Georgetown Scientific Research Journal GSR Journal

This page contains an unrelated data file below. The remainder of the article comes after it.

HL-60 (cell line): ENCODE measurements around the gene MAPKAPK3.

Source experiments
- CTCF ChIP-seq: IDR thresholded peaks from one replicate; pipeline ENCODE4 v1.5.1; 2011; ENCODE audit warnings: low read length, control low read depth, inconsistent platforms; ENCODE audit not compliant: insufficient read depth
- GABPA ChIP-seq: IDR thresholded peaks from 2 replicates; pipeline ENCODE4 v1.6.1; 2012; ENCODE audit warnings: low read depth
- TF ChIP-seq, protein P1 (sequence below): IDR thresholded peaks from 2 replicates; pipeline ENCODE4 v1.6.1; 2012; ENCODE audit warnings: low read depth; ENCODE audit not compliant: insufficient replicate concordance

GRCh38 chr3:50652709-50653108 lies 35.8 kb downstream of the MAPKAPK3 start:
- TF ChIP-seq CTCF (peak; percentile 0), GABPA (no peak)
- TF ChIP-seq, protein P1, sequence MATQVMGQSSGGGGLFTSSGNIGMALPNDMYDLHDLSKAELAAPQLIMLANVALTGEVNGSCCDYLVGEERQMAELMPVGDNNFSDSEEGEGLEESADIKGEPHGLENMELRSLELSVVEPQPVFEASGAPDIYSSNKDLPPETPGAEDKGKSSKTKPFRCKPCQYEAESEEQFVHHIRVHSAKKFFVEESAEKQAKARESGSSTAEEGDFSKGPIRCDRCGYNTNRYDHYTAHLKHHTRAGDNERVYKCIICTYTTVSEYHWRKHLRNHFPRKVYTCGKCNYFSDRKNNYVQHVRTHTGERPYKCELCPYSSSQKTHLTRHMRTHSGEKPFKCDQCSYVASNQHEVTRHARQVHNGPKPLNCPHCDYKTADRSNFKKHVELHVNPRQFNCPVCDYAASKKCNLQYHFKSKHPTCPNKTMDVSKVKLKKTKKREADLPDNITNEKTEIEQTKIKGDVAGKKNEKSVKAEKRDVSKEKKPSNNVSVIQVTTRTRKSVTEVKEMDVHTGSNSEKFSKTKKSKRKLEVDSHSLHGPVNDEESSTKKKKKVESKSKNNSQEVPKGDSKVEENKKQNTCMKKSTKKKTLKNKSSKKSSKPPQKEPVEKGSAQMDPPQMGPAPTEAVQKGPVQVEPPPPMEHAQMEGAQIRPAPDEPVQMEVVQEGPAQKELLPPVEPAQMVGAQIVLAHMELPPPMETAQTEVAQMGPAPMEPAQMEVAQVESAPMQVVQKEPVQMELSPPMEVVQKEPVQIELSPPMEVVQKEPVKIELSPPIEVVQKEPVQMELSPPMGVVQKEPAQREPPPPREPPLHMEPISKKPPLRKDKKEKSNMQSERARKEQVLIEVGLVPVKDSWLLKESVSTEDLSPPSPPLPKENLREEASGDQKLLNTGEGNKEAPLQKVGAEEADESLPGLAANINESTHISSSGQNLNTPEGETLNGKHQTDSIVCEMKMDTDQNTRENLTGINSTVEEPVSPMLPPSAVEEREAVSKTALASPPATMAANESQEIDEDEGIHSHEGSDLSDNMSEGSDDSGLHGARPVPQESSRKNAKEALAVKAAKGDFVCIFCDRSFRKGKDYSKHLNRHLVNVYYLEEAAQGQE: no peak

The goal of this study is to determine the effect of type and frequency of exercise on the self-esteem of college-aged males using a two-part online survey distributed amongst Georgetown students. Recent literature has investigated the implications of exercise on individuals’ self-perception, in which partaking in frequent endurance exercise is associated with higher levels of self-esteem. Consequently, my research group postulated that if male college students perform endurance exercise, rather than strength exercise, then they will have a higher level of self-esteem. Additionally, it was hypothesized that if exercise is performed at a high frequency, versus a low frequency, then they would have a higher level of self-esteem. Frequency of exercise was operationalized through hours per week, in which each subject was then categorized into a type of exercise based on which they reported having the highest frequency. Self-esteem was calculated through responses to a modified version of the Rosenberg Self-Esteem Scale (Rosenberg, 1965). The results indicated that the high frequency endurance group had the highest mean self-esteem score, followed by the high frequency strength group, low frequency strength group, and low frequency endurance group. Through a 2x2 ANOVA test with a between-groups design, it was revealed that frequency of exercise, not type of exercise, had the most significant effect on self-esteem. Therefore, the relationship between frequency of exercise and self-esteem was found to be statistically significant, while that between type of exercise and self esteem was not. These conclusions are relevant to building upon related academic literature concerning male self-esteem and the impacts of physical activity, as well as incorporation into university settings in order to improve students’ self-esteem levels.